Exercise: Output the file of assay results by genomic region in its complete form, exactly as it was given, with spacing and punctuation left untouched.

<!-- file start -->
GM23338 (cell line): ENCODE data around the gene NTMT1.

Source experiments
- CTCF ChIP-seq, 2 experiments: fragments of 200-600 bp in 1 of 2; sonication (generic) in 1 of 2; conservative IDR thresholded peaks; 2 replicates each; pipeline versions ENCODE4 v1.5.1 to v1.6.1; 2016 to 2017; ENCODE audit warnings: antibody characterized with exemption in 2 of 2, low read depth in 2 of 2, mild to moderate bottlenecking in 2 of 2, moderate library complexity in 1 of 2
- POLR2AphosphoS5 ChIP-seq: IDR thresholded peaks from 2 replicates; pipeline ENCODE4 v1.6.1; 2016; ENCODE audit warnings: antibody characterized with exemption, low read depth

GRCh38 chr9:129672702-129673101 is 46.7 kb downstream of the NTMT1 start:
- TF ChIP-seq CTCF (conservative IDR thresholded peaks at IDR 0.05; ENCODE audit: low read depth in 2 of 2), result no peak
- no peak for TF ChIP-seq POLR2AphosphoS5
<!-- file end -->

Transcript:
GM23338 (cell line): ENCODE data around the gene NTMT1.

Source experiments
- CTCF ChIP-seq, 2 experiments: fragments of 200-600 bp in 1 of 2; sonication (generic) in 1 of 2; conservative IDR thresholded peaks; 2 replicates each; pipeline versions ENCODE4 v1.5.1 to v1.6.1; 2016 to 2017; ENCODE audit warnings: antibody characterized with exemption in 2 of 2, low read depth in 2 of 2, mild to moderate bottlenecking in 2 of 2, moderate library complexity in 1 of 2
- POLR2AphosphoS5 ChIP-seq: IDR thresholded peaks from 2 replicates; pipeline ENCODE4 v1.6.1; 2016; ENCODE audit warnings: antibody characterized with exemption, low read depth

GRCh38 chr9:129672702-129673101 is 46.7 kb downstream of the NTMT1 start:
- TF ChIP-seq CTCF (conservative IDR thresholded peaks at IDR 0.05; ENCODE audit: low read depth in 2 of 2), result no peak
- no peak for TF ChIP-seq POLR2AphosphoS5